2015 Canadian Trials: Day Two Finals Recap

CANADIAN TRIALS – DAY TWO FINALS

WOMEN’S 100 FREESTYLE – Finals

NYACs Michelle Williams took the women’s 100 freestyle in a tight race with Chantal VanLandeghem of Manta and Sandrine Mainville of Camo. Mainville, who finished tied for sixth at the Commonwealth Games, took the race out fast turning in a time of 25.66 followed by Williams (25.96) and VanLandeghem (26.29).

Williams came home in a time of 28.25 to take the event in a time of 54.21. VanLandeghem gave Williams a run for her money swimming the final 50 meters in a time of 28.02 finishing in a time of 54.31. Mainville was not able to keep pace swimming the second half of the race in a time of 28.82 eventually finishing third in a time of 54.48.

All three women were under the top 16 standard of 55.58.

Victoria Poon of the Blue Machine finished fourth in a time of 55.06 followed by Alyson Ackman (55.13) of Pointe-Claire. 14 year old Penny Olesiak of the Toronto Swim Club who broke the age group record in the morning posting a time of 55.28 finished sixth in a time of 55.42.

Hannah Riordan (55.49) finished seventh followed by Taylor Ruck (55.51), Alexia Zevnik (55.81) of Pointe-Claire and Ariane Mainville (56.31) of Camo.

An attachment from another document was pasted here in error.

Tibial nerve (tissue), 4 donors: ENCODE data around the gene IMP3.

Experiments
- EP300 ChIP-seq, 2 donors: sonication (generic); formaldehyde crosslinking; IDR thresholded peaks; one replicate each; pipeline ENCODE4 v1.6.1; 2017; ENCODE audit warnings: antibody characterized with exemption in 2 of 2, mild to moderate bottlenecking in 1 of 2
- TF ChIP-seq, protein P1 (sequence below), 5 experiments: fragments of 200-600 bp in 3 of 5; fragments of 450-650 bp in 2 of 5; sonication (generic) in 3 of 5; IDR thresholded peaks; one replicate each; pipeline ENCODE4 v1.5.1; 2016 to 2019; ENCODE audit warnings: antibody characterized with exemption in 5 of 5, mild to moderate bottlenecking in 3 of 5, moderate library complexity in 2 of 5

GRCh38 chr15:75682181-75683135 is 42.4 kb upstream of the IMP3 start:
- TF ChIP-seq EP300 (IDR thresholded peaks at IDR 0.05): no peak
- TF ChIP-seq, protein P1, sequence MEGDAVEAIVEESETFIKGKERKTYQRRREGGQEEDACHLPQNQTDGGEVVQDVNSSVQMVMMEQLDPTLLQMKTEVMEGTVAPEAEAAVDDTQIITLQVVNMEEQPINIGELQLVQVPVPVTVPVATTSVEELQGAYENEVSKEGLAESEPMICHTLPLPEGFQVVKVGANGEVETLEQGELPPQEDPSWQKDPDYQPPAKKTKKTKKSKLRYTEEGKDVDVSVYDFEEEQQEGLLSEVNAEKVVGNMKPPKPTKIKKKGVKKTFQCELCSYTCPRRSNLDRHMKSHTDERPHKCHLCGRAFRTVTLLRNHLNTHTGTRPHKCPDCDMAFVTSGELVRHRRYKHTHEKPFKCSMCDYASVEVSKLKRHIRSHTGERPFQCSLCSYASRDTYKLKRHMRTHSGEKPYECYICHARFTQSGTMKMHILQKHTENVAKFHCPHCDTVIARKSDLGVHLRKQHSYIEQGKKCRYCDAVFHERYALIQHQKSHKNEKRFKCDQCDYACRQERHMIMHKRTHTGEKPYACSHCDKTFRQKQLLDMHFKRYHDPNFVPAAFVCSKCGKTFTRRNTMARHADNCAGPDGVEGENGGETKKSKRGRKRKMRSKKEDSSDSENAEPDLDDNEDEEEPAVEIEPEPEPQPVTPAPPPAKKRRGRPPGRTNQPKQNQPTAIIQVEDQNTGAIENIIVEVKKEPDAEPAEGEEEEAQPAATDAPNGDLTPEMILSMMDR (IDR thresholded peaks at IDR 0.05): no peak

Men’s 100 freestyle

Santo Condorelli led the men’s 100 freestyle from start to finish winning the event in a time of 48.83. Condorelli took the first half of the race out in a time of 23.41 almost over a second ahead of second place finisher Yuri Kisil who turned in a time of 24.32.

Condorelli just missed the top 16 standard of 48.78.

Kisil took the silver in a time of 49.60 posting a time 37 one-hundredths of a second slower than his morning swim of 49.23

Javier Acevedo of Ajax took the bronze in a time of 49.85.

He was followed by Evan Van Moerkerke (49.94) of Guelph and Karl Krug (49.96).